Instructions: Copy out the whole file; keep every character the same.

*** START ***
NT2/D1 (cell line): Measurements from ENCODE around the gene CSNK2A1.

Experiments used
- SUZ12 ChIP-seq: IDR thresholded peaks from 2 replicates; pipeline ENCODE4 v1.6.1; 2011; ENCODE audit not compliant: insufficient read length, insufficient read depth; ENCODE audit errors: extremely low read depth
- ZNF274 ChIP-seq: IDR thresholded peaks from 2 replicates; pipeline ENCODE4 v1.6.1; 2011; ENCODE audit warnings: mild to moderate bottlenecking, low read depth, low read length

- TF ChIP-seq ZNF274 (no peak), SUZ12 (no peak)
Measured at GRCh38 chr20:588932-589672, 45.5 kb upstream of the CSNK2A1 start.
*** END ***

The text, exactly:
NT2/D1 (cell line): Measurements from ENCODE around the gene CSNK2A1.

Experiments used
- SUZ12 ChIP-seq: IDR thresholded peaks from 2 replicates; pipeline ENCODE4 v1.6.1; 2011; ENCODE audit not compliant: insufficient read length, insufficient read depth; ENCODE audit errors: extremely low read depth
- ZNF274 ChIP-seq: IDR thresholded peaks from 2 replicates; pipeline ENCODE4 v1.6.1; 2011; ENCODE audit warnings: mild to moderate bottlenecking, low read depth, low read length

- TF ChIP-seq ZNF274 (no peak), SUZ12 (no peak)
Measured at GRCh38 chr20:588932-589672, 45.5 kb upstream of the CSNK2A1 start.